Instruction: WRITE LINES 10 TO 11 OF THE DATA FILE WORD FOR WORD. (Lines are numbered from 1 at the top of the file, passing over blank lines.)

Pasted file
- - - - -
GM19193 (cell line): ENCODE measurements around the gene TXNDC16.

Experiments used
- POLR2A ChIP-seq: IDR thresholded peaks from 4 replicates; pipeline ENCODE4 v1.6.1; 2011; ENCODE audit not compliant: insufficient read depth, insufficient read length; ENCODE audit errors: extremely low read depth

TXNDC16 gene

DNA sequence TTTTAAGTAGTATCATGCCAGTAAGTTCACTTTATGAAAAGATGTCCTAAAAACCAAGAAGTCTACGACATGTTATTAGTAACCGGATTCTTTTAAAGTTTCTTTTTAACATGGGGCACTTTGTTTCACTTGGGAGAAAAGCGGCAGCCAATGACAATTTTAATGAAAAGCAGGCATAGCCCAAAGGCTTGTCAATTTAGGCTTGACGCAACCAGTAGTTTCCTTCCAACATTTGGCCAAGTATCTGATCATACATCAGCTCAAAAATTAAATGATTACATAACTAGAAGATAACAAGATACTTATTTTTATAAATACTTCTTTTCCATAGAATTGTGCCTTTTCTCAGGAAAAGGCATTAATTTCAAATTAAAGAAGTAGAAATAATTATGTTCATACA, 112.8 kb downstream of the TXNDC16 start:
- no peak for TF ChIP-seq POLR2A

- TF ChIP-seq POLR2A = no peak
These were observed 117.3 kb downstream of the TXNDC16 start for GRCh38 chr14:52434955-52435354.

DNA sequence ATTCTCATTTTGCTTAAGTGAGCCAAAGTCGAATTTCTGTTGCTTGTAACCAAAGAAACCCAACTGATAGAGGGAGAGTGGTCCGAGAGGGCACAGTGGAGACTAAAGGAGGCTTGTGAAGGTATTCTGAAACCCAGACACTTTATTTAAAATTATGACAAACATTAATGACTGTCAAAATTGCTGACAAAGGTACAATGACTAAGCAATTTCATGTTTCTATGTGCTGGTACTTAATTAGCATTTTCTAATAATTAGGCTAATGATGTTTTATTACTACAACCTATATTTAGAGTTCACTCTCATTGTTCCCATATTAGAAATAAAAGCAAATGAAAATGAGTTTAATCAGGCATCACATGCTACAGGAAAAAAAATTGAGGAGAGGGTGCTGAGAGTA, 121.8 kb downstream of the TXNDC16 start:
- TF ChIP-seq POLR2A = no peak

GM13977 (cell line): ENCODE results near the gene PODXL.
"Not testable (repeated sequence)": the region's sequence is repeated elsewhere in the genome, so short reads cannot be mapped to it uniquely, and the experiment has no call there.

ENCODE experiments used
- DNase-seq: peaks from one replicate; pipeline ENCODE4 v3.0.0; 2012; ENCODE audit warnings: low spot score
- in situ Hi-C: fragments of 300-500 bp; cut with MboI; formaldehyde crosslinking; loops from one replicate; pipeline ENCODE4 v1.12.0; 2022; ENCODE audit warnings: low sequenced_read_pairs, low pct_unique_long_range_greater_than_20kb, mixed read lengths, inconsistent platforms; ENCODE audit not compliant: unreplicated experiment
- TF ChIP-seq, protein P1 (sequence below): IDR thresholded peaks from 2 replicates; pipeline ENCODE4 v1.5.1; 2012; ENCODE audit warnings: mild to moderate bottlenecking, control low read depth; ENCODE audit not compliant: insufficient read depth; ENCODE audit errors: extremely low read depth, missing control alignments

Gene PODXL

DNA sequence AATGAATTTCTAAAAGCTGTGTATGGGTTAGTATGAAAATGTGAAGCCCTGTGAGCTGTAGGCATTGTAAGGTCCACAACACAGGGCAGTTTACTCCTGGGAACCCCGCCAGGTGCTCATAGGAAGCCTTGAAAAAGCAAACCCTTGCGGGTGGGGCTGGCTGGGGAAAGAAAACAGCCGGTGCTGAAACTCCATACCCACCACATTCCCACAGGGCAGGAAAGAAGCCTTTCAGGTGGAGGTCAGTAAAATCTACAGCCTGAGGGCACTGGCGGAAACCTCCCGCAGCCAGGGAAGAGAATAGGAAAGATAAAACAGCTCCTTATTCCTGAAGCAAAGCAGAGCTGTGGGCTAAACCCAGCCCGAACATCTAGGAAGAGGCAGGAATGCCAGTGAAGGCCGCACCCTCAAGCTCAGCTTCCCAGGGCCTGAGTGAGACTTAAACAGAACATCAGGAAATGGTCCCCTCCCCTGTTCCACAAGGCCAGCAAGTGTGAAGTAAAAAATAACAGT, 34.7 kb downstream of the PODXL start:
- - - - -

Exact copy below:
- TF ChIP-seq POLR2A = no peak

GM13977 (cell line): ENCODE results near the gene PODXL.